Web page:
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We all (presumably) love coffee. And we love it, if not for its flavour, for the effect it has on us. Caffeine is the most widely consumed psychoactive drug in the world, and while it's present in a lot of different foods and drinks, like tea, chocolate or guarana, the vast majority is consumed as coffee.  
But what is it? What’s going on when we take it? How much is too much?  

The Chemistry

Caffeine is an alkaloid, which is a type of organic compound that contains at least one nitrogen atom.

Common among alkaloids is a bitter flavour. The primary function for caffeine in plants is as a pesticide, deterring insects and animals from eating the plant. They achieve this through the bitter flavour, but it is also toxic to many insects. Indeed, this is where our instinctive dislike of bitter tastes stem from: it often means poison. 

How it works

Caffeine affects the body with three different mechanisms: Most simply, caffeine increases the body’s production of dopamine and noradrenaline. 

But it also blocks the body’s adenosine receptors, which, when triggered with adenosine, make you feel drowsy. Blocking the receptors prevents this from happening, making you feel more awake. This is also probably why many people experience a caffeine slump a few hours after drinking coffee: after the caffeine stops blocking the receptors, a build-up of adenosine quickly fills the receptors and sends you into a sleepy daze. 


As a psychoactive drug, caffeine is highly addictive. You probably already knew that. This addiction, and the withdrawal you feel in the morning, quickly becomes the primary thing that you are actually craving caffeine for. While the stimulating effects are very real, it generally takes about 30 minutes for caffeine to be properly absorbed into your system and start having the energising effects. The initial feeling of awakening you get almost immediately after your first sip of coffee is actually just the withdrawal symptoms receding.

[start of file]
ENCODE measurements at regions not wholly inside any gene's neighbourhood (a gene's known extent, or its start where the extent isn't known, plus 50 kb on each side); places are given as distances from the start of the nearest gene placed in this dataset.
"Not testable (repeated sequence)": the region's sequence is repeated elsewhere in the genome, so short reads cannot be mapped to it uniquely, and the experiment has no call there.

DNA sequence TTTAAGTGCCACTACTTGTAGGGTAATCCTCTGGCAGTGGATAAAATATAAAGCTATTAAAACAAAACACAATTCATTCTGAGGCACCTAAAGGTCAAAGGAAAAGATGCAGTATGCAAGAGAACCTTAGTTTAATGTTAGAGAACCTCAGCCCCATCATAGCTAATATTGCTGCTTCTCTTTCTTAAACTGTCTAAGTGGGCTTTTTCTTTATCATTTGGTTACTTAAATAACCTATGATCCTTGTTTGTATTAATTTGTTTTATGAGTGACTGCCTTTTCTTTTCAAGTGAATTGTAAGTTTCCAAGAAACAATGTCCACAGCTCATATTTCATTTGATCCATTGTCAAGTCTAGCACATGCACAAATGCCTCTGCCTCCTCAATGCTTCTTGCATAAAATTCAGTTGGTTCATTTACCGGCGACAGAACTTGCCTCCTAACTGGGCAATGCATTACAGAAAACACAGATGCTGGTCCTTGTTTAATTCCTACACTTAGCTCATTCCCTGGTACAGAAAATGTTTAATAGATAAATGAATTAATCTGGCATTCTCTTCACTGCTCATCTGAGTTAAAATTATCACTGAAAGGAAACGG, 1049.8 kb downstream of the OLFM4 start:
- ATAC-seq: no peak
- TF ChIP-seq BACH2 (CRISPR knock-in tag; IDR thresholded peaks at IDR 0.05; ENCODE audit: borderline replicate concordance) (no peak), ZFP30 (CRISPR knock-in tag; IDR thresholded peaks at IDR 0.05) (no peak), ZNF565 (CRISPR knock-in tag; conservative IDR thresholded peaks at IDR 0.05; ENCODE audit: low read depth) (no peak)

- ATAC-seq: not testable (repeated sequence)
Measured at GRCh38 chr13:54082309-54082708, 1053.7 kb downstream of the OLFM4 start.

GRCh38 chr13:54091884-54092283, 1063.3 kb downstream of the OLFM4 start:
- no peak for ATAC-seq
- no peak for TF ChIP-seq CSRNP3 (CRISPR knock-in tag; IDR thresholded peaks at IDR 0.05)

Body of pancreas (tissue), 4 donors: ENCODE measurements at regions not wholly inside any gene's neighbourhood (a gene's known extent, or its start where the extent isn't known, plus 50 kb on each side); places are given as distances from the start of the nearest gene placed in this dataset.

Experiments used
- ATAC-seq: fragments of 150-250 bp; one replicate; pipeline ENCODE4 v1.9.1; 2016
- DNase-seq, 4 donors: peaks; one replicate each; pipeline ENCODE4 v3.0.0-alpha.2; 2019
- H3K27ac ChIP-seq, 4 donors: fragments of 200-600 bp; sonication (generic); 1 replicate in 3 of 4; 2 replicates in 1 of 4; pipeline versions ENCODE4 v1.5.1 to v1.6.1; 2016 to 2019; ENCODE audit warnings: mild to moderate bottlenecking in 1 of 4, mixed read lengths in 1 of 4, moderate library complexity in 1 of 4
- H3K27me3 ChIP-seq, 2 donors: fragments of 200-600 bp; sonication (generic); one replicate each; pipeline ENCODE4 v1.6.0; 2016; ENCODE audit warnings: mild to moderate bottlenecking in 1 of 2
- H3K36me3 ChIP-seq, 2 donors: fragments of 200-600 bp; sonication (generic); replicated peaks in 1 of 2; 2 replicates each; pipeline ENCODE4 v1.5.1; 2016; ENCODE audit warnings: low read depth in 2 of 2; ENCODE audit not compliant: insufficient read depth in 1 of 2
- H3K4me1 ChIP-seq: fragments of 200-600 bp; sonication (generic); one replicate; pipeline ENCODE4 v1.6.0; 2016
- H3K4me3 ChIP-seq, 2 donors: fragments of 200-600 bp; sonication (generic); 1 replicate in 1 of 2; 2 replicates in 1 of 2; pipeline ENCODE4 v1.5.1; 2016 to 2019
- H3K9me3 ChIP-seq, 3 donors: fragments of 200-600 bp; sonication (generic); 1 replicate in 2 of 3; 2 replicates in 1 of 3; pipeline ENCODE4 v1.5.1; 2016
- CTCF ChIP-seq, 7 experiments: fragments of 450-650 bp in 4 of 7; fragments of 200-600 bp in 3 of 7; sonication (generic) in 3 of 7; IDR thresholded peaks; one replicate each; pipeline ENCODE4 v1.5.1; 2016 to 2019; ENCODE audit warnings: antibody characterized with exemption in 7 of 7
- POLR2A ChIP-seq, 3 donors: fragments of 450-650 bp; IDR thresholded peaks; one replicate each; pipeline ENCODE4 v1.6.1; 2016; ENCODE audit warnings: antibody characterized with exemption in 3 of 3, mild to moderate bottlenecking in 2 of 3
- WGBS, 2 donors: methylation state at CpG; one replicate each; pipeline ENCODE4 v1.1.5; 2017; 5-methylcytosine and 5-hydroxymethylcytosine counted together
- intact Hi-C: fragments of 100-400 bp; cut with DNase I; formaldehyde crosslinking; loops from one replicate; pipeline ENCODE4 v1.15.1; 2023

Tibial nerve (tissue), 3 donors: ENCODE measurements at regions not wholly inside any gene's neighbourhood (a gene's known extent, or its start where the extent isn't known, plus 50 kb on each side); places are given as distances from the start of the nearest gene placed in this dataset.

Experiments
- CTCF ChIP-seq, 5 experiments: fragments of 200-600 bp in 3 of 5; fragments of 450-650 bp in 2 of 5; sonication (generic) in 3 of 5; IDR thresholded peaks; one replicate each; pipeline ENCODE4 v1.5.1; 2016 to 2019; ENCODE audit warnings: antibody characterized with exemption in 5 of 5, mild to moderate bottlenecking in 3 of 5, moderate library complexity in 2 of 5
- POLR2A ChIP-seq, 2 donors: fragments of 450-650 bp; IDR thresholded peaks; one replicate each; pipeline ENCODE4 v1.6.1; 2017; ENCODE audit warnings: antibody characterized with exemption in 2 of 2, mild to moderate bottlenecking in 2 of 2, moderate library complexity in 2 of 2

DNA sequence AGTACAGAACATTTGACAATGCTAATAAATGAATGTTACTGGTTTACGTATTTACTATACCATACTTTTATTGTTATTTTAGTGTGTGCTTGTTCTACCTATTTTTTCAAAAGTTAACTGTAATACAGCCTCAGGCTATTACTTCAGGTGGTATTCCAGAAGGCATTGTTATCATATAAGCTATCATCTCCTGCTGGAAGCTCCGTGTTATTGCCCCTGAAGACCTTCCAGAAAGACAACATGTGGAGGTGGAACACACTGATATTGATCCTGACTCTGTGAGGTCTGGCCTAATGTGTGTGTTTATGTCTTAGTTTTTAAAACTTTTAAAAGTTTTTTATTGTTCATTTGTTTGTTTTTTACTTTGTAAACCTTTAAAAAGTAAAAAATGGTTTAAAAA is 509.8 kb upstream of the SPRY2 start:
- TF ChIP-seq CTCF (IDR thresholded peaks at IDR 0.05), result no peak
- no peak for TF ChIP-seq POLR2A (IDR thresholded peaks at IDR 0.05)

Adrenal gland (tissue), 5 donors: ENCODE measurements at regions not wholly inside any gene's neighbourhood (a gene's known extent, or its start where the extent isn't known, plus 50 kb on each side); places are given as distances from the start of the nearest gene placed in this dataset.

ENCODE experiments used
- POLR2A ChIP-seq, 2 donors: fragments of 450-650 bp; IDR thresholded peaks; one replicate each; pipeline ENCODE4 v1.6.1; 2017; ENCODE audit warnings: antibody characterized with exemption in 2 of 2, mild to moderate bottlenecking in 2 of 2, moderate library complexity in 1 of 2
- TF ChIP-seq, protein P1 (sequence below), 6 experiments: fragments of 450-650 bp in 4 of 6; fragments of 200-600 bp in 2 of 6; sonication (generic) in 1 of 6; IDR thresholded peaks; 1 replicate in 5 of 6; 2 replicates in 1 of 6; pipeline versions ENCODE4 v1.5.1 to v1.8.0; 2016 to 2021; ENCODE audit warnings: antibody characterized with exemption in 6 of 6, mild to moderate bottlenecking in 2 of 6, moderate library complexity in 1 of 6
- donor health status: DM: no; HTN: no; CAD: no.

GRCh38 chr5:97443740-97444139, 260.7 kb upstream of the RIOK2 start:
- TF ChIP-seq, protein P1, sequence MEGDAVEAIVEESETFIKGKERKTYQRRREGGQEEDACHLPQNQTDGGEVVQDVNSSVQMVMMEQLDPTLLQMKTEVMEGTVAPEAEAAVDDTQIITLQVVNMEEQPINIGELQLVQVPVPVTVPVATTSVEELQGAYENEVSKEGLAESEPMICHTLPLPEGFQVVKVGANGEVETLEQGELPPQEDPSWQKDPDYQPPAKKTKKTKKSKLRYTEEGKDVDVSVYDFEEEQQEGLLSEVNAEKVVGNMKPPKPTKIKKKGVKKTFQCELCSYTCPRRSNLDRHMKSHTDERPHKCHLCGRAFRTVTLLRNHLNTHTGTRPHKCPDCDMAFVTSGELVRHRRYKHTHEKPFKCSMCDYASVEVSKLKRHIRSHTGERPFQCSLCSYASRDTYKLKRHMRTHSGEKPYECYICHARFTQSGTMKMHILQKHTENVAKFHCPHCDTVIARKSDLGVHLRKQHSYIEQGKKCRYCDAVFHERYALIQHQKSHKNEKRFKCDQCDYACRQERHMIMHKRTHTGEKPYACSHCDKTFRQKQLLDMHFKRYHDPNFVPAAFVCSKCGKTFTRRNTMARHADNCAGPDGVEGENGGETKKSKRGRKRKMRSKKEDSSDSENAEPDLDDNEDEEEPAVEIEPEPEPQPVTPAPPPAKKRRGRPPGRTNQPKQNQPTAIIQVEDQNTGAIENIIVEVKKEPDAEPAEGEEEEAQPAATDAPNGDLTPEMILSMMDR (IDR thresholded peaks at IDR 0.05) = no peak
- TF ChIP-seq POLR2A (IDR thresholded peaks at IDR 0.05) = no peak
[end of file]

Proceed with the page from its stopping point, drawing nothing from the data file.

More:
You’ve probably been stuck without coffee in the morning before, something that, if you’re a heavy coffee drinker, is a highly unpleasant experience. Symptoms include headaches and irritability, and generally take a full day to dissipate if you miss out on your daily caffeine dose. Hitting these symptoms on the head is, at least first thing in the morning, the primary function that caffeine is serving in heavy coffee drinkers. 

How much is safe?

Unfortunately, it’s very hard to measure how much caffeine is in a particular cup of coffee. 

Fundamentally it is measured in the same way as in alcohol: by  percentage. A bottle a wine will tell you how much alcohol is in the bottle – normally about 10-14% – and this gives you an indication of how strong the effects of alcohol will be. No such number is written on the side of your coffee, not even if you bought it in a café. 

Not only does the caffeine content vary between varieties, but it also varies depending in how you brew it. A high-dose cup of filter coffee has far more caffeine than a traditional low-dose espresso, even if you brew them with the same coffee.  

Moreover, the ability to process caffeine varies from person to person, not just by their body weight but also by the speed of their metabolism. 

So, it’s difficult to say exactly how many cups of coffee are safe to drink in a day. Recommendations say no more than 400mg of caffeine per day for an adult. Some researchers have seen anything from around 60mg up to 300mg of caffeine in cups of coffee from various cafés. 

Luckily, for caffeine intoxication to be fatal, you’d have to ingest around 10g – 10 000 mg – of caffeine. You’ll have a severe headache and feel absolutely awful from the effects of over-caffeination well before you reach that. But that’s not a free pass to have as much coffee as you want: keep an eye on your consumption and how you respond to coffee.